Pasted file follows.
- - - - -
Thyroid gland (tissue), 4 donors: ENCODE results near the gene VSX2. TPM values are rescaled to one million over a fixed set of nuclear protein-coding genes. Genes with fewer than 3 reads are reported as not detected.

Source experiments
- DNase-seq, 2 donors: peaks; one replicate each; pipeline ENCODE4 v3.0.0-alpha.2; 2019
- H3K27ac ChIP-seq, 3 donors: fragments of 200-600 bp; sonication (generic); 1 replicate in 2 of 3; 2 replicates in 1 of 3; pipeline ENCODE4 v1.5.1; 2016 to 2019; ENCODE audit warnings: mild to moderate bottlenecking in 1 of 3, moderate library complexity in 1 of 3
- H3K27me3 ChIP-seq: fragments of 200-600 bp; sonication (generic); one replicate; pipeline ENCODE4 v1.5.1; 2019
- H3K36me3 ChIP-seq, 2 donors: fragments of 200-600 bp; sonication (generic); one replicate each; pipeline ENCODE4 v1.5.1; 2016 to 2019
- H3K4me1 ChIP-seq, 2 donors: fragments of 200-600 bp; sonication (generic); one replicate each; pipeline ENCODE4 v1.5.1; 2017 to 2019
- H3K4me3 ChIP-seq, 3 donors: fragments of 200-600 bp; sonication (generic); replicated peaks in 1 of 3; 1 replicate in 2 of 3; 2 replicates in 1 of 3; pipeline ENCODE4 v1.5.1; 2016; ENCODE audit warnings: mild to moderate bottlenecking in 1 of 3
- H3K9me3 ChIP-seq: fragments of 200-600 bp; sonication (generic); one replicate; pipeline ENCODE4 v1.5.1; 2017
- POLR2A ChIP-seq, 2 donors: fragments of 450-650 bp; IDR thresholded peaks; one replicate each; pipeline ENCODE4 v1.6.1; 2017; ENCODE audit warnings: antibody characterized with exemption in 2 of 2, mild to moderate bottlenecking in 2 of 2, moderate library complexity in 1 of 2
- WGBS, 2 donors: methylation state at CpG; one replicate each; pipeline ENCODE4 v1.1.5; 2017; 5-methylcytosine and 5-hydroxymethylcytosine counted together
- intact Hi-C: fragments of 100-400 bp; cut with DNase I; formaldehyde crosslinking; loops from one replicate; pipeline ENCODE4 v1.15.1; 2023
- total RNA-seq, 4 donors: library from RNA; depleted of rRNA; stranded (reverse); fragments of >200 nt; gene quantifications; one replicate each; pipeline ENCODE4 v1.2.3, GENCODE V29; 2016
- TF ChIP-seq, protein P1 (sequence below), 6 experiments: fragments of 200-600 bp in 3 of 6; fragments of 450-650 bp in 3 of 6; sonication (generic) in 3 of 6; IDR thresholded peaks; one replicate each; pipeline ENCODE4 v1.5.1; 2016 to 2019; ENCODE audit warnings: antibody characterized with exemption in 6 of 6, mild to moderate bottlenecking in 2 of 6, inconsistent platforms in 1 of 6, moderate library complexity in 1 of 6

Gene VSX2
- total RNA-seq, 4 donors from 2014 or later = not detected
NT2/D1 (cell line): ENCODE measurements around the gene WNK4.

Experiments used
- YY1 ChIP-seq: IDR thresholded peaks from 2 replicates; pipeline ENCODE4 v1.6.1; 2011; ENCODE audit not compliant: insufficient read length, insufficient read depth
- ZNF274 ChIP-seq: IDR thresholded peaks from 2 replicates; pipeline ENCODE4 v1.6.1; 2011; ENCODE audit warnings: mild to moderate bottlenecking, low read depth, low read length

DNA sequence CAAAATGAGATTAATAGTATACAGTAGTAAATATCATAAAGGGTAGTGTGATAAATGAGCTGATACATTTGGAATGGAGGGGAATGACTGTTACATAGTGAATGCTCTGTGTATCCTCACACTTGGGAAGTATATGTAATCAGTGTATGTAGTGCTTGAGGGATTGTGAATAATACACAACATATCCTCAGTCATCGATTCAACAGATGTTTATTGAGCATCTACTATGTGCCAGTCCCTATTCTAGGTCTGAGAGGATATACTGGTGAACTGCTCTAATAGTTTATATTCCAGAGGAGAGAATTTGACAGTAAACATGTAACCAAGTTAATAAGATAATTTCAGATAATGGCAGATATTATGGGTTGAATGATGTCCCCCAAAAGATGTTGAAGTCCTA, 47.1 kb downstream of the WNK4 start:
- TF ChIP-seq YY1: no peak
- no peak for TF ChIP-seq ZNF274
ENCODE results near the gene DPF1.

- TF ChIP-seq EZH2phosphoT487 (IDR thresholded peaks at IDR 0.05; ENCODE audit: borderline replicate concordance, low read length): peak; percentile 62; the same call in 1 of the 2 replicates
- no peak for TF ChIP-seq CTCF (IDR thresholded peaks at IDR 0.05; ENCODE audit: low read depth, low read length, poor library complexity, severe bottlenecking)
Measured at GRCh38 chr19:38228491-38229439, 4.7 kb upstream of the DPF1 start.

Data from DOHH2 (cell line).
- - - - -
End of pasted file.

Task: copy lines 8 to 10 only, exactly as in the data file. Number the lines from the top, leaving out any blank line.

- H3K4me3 ChIP-seq, 3 donors: fragments of 200-600 bp; sonication (generic); replicated peaks in 1 of 3; 1 replicate in 2 of 3; 2 replicates in 1 of 3; pipeline ENCODE4 v1.5.1; 2016; ENCODE audit warnings: mild to moderate bottlenecking in 1 of 3
- H3K9me3 ChIP-seq: fragments of 200-600 bp; sonication (generic); one replicate; pipeline ENCODE4 v1.5.1; 2017
- POLR2A ChIP-seq, 2 donors: fragments of 450-650 bp; IDR thresholded peaks; one replicate each; pipeline ENCODE4 v1.6.1; 2017; ENCODE audit warnings: antibody characterized with exemption in 2 of 2, mild to moderate bottlenecking in 2 of 2, moderate library complexity in 1 of 2